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  • Brian Cho

When Claws Break

By Brian Cho

James “Logan” Howlett, also known as the Wolverine, possesses a skeletal system made of adamantium, an indestructible metal alloy that has permitted his survival for 197 years. The iconic claws that protrude from his hands are too made of the same material. However, this seemingly immortal beast met his quietus in 2017’s Logan, in perhaps the most brutal and uncharacteristic manner possible—impaled on a whetted branch. This atypical death wasn’t the only deviation from regular superhero films as unlike many conventional superhero blockbusters: Hugh Jackman’s final-outing of the character was done in a non-flamboyant and rather somber approach. This digression from tradition may seem hazardous; yet, it was an apt one and something that should be considered frequently for the benefit of the superhero industry.

Logan’s key difference from traditional superhero movies is its R-rating. The norm set by the Marvel Cinematic Universe (MCU), the most popular superhero franchise, was to create PG-13 films that are accessible for everyone in order to make the most box office revenue possible. However, 20th Century Fox took a different approach, shifting the focus from the movie’s accessibility to younger viewers to creating the proper conclusion for a universally loved character. As a result, the film explored darker and more mature themes such as aging. Wolverine is depicted as an old man withered not only by the adamantium poisoning in his body but also the centuries of trauma that he has endured. Tonally, it is even comparable to 2008’s Best Picture Winner No Country for Old Men, a film with a similar ambiance and homogeneous themes.

Critically, Logan was a hit, receiving a rather high rating of 77/100 on Metacritic, 3.5/4 on the Rolling Stones and 94% on Rotten Tomatoes. The audience widely acclaimed this film as well, rating it an 8.1/10 on IMDb, which makes Logan the seventh highest IMDb rated film among all comic book movies. Furthermore, there have even been cries of fury sparked across the globe after the film was not nominated for best picture in the 2018 Academy Awards. Finally, in spite of its R-rating, Logan performed superbly at the box office and earned 619 million dollars internationally, making it the seventh most commercially successful R-rated film in history.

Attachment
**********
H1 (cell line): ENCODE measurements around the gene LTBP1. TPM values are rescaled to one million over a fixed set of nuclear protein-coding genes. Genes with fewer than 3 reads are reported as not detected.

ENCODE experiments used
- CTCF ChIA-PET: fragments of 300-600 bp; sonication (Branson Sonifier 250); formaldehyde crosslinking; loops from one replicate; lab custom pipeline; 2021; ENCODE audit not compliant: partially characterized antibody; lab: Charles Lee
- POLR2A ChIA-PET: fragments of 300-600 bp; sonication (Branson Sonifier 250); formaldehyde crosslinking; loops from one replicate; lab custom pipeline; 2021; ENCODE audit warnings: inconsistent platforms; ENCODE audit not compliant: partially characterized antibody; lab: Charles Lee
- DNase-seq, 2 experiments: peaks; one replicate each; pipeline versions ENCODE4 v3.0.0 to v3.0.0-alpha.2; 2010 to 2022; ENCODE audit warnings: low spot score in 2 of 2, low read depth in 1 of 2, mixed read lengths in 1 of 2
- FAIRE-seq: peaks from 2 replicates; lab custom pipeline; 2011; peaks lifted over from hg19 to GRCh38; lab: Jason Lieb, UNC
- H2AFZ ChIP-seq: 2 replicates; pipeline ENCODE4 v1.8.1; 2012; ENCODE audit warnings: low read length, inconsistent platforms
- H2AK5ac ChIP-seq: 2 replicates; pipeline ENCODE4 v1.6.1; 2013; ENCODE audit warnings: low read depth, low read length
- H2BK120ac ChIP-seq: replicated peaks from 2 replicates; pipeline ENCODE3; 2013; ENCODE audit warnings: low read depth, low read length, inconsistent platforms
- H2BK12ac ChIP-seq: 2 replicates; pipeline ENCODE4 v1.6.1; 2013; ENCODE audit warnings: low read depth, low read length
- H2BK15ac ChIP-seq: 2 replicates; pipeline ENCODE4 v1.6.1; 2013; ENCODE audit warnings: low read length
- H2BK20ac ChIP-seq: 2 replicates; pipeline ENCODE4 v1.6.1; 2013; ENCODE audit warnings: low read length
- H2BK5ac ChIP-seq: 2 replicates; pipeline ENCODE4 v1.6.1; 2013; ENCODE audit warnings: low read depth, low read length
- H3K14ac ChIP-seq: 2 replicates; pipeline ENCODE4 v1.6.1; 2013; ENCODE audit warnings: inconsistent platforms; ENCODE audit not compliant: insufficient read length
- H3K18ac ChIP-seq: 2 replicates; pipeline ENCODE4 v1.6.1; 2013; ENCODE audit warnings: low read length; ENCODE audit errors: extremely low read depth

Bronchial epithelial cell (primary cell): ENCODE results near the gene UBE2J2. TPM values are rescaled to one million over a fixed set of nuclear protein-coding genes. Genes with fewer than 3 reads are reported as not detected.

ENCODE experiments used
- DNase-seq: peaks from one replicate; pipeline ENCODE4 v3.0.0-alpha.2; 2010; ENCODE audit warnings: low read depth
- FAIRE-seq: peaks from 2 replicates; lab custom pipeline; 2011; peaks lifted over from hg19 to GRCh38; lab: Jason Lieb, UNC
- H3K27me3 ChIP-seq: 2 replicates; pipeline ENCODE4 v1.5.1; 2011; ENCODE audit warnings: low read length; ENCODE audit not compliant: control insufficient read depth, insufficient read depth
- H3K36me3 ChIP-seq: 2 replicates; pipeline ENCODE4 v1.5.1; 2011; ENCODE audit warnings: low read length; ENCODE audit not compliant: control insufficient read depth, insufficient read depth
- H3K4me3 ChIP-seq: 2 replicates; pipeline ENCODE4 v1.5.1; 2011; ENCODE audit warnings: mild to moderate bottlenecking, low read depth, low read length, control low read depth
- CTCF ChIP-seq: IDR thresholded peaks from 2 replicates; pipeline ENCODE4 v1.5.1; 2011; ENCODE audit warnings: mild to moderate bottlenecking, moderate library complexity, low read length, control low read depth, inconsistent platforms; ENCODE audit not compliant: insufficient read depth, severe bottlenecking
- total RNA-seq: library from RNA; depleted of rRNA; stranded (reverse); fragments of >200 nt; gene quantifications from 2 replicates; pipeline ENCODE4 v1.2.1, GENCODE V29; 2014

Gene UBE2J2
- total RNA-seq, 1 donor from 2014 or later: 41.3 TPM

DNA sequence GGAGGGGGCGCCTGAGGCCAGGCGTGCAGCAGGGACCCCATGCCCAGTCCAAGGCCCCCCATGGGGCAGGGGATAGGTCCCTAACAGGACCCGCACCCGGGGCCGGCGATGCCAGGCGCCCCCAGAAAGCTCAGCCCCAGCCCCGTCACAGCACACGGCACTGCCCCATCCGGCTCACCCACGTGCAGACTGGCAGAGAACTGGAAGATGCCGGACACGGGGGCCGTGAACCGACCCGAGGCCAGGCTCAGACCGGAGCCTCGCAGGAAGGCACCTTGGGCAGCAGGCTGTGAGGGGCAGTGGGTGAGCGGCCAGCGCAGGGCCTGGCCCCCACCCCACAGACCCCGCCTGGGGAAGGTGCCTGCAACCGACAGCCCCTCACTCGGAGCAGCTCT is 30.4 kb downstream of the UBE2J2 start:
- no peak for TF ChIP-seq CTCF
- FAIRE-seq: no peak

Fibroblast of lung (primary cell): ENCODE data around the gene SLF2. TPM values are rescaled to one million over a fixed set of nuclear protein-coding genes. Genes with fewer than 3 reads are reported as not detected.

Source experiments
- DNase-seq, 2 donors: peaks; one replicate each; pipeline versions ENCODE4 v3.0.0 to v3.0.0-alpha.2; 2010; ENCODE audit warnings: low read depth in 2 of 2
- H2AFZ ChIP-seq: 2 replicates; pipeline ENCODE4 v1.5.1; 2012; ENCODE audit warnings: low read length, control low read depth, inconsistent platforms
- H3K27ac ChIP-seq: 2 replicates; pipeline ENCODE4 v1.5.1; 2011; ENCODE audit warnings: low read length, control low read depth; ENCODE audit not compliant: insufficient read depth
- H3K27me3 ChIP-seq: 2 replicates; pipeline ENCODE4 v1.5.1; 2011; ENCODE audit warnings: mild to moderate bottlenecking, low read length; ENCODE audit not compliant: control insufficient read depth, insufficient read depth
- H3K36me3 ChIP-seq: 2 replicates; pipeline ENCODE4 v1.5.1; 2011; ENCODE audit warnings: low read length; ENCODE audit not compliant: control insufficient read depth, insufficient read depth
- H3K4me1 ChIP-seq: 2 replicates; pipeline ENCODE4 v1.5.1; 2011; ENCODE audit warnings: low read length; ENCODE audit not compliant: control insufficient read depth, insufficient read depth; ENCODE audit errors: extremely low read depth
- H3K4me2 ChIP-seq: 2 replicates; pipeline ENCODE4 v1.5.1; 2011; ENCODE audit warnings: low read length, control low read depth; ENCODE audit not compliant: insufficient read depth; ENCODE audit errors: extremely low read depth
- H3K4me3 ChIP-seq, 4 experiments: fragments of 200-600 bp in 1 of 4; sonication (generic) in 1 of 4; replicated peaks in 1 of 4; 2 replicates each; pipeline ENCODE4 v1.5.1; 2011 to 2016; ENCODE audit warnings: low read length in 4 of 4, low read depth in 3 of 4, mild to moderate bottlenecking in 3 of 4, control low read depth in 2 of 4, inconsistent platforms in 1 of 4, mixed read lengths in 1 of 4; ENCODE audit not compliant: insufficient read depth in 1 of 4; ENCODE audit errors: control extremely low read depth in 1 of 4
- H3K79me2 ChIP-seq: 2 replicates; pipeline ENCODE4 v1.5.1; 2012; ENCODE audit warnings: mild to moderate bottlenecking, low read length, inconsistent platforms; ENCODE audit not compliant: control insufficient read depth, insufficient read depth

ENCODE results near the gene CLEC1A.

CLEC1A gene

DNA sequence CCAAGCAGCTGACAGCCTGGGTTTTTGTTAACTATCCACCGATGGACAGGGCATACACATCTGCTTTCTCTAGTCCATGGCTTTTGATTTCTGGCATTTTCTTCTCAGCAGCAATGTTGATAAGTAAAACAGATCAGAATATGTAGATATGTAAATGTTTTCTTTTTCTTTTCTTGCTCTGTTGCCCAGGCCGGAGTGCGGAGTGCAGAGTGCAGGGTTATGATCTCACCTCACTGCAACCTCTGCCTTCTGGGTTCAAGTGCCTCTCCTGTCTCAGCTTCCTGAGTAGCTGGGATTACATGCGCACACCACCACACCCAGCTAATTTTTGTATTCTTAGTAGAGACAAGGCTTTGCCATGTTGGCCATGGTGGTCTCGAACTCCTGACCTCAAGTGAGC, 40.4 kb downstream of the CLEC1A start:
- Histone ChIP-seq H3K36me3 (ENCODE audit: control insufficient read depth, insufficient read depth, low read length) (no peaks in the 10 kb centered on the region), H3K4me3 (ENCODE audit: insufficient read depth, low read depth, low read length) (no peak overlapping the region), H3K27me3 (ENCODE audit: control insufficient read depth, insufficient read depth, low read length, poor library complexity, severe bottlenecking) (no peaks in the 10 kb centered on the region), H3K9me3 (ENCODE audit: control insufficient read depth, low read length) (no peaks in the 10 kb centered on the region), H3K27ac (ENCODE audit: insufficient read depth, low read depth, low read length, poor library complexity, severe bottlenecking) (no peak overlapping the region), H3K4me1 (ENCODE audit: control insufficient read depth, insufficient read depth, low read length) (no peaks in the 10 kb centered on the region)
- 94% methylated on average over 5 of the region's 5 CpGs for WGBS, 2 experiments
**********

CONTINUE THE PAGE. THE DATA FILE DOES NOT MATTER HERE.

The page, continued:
It is evident that Logan itself was an unconventional take on a superhero movie. And while this may be considered a risky move, it may in fact be the better one to take to cure the current fatigue growing around formulaic and repetitive films that is developing among movies of the MCU. Though the franchise is considered one of the most successful ones in the history of film, with their total movie list grossing an accumulation of more than 23 billion dollars, the MCU has created a rather mundane formula which they apply to most of the films they make. This safe, low-risk practice has led to its films being dull and unappealing despite having different characters due to similar plot structures that become increasingly repetitive.

Logan is a perfect antidote to the current “Marvel problem.” By breaking boundaries, by shattering this unbreakable formula that the MCU has created for comic book movies, 20th Century Fox created a film that is unlike what many individuals are used to from the past, allowing for a positive reception and accumulated love for it worldwide. In spite of taking tremendous risks, the MCU was still able to produce a critically and commercially successful film. In fact, Logan is not the only superhero film that has been successful for being different. 2014’s Captain America: Winter Soldier surprised fans by taking the form of a dark political thriller, which deviated from the traditional portrayal of the usual patriotic Captain America. 2018’s Joker completely turned away from the explosions and well-choreographed fight sequences of comic book movies and developed into a sinister social commentary on class division and mental illness. Like Logan, both films were excellently received, the former considered one of the best films of the MCU and the latter nominated for 11 Oscars.

Ultimately, comic book movies, like Logan, should take greater risks and attempt to use this seemingly adamantine formula that Marvel has created. In the end, the select few of these unique movies that are designed for young moviegoers can have far-reaching impacts by exposing them to different styles and genres of films that can help enrich their knowledge on the endlessly creative palette that is cinema. In short, unlike Wolverine’s adamantium claws, the process of filmmaking isn’t unbreakable.


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